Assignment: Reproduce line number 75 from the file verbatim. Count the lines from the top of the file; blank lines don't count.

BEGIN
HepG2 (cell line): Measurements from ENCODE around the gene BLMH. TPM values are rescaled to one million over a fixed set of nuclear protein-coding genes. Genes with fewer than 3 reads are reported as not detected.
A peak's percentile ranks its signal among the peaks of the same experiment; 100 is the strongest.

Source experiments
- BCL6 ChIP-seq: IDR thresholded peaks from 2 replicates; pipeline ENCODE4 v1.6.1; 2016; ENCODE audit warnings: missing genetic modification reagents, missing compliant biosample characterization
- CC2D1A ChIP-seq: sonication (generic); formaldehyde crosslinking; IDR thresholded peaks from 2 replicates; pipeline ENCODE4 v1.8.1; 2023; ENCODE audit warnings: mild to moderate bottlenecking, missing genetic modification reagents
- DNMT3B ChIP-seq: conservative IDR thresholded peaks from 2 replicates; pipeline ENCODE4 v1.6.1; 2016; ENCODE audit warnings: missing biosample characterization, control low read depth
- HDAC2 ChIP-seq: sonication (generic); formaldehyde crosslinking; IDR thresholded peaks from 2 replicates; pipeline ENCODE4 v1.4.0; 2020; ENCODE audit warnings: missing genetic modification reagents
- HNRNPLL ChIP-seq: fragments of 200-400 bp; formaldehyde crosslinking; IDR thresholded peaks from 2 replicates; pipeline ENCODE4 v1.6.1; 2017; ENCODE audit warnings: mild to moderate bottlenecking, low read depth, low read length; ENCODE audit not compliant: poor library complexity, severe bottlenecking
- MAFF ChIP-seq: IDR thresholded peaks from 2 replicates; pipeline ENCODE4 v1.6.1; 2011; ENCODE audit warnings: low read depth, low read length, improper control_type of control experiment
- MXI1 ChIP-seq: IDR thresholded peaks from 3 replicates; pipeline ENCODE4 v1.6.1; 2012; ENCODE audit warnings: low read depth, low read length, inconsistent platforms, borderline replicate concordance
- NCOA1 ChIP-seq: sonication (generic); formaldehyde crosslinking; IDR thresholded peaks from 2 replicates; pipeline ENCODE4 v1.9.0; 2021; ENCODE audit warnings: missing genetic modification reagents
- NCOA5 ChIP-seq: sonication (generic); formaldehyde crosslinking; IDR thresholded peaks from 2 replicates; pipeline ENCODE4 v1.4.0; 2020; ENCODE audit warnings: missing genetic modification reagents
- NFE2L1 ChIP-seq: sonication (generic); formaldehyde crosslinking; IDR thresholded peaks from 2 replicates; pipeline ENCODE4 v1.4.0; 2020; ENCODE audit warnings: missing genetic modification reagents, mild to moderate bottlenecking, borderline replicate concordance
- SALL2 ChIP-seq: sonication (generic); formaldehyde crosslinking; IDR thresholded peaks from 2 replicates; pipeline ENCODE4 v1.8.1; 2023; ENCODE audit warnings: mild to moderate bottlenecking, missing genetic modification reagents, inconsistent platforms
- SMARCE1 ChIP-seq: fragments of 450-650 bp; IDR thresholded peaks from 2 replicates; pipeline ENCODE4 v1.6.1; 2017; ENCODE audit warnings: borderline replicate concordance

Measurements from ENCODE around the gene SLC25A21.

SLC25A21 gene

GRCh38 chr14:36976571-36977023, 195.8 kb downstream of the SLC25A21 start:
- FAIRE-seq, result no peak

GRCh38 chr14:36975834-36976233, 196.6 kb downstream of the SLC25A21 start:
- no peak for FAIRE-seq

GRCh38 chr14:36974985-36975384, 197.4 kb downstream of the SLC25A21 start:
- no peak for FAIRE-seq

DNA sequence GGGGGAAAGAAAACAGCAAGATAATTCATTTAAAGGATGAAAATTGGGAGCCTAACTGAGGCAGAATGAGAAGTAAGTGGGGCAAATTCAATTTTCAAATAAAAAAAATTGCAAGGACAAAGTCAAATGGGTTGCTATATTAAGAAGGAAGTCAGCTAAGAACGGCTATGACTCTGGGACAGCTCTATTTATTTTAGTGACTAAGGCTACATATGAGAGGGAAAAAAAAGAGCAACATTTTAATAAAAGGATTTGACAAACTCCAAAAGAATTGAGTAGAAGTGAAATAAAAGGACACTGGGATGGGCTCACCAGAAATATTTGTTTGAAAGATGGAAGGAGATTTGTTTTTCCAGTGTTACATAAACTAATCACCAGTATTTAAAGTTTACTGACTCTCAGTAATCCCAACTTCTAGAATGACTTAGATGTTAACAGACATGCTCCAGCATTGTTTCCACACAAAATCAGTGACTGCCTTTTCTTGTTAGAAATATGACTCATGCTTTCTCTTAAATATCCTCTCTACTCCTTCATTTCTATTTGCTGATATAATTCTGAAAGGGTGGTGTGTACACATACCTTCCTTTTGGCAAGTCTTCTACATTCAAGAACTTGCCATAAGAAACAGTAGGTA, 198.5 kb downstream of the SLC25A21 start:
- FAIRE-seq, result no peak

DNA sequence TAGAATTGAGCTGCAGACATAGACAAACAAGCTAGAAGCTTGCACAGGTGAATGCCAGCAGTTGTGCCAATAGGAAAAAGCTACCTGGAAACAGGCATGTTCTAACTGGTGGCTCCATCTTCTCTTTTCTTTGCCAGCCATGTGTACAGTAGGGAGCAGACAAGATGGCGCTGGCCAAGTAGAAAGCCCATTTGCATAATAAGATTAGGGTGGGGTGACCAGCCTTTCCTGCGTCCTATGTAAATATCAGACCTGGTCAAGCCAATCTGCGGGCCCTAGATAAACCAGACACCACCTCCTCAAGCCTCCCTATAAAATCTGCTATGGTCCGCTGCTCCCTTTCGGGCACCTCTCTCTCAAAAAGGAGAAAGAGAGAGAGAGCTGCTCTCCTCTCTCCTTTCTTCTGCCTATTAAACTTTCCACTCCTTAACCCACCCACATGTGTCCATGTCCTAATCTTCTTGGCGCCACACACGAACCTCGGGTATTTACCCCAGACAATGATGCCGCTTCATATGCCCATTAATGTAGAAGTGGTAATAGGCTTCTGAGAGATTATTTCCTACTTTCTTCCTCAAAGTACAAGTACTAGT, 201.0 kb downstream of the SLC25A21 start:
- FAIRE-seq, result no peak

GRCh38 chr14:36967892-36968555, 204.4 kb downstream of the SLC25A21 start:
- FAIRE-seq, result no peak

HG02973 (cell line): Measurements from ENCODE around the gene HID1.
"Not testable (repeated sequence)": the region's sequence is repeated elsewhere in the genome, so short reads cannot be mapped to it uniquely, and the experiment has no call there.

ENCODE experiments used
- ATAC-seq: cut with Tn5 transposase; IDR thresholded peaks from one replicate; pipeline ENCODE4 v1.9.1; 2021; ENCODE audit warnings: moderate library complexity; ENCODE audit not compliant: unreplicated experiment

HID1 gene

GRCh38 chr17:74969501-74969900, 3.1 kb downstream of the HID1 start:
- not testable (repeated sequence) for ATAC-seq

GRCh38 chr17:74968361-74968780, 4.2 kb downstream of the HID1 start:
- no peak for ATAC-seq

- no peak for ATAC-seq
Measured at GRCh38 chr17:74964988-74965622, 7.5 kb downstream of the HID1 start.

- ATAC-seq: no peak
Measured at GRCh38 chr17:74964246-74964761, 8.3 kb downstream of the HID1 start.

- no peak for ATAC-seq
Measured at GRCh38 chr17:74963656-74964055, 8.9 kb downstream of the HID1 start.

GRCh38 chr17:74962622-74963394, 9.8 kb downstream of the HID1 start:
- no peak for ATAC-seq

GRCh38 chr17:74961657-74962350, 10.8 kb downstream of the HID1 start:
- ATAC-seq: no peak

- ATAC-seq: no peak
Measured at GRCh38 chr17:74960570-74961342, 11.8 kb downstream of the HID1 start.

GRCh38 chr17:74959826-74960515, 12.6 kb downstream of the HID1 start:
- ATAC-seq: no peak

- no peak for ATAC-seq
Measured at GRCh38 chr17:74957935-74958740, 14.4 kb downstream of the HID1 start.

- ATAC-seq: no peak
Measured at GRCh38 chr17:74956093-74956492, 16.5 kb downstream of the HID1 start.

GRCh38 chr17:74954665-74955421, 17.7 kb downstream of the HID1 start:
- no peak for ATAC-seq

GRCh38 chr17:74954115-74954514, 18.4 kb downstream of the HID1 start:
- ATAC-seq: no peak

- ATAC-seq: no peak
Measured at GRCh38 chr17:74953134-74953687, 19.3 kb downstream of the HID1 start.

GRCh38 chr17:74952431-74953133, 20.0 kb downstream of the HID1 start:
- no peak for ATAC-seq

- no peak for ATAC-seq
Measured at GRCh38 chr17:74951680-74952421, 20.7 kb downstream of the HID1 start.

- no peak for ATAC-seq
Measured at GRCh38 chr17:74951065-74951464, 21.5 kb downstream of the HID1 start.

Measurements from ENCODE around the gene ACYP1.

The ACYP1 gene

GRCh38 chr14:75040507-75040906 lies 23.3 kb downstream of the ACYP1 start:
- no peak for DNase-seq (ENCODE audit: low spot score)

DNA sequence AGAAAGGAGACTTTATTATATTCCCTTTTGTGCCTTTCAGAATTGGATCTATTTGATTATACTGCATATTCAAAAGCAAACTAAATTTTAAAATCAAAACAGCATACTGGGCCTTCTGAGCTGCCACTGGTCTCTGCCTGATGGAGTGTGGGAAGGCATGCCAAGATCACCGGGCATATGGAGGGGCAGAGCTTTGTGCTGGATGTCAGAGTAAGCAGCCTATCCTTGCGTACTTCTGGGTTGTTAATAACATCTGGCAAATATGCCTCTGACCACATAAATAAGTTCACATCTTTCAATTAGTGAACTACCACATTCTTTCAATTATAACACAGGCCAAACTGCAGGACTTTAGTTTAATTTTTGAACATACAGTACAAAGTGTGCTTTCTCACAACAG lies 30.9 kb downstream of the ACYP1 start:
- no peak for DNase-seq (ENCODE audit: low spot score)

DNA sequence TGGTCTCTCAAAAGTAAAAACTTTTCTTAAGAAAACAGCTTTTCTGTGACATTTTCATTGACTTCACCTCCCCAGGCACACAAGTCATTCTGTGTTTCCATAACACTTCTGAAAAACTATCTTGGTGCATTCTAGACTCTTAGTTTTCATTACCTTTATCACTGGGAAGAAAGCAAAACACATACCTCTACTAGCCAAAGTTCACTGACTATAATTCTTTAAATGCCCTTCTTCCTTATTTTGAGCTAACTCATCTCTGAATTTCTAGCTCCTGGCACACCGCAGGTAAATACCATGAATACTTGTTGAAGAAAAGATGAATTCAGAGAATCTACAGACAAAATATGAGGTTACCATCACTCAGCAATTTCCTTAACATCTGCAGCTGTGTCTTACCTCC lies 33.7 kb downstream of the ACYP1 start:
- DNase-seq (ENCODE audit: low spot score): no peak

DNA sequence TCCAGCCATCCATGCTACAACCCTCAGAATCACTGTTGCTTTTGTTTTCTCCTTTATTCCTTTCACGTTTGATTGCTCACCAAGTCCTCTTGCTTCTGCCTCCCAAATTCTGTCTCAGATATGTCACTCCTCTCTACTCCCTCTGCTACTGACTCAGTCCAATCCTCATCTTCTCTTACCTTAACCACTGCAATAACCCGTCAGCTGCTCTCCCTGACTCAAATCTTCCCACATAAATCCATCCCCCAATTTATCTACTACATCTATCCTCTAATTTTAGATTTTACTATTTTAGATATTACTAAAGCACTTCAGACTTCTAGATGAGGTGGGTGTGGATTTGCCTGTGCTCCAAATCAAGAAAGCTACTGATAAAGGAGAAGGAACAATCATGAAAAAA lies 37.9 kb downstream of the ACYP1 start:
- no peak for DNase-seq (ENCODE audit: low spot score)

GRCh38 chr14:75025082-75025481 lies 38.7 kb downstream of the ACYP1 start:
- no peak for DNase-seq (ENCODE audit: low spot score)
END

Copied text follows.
DNA sequence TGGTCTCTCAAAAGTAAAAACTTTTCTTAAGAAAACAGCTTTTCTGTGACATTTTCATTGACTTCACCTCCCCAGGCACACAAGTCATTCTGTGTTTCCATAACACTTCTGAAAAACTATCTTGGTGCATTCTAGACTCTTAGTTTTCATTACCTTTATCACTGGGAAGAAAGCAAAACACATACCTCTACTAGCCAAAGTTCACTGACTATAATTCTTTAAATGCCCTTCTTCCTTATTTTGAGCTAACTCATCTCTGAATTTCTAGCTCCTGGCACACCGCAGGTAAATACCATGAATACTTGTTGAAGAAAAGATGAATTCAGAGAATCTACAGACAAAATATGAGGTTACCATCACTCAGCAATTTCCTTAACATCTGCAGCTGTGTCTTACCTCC lies 33.7 kb downstream of the ACYP1 start: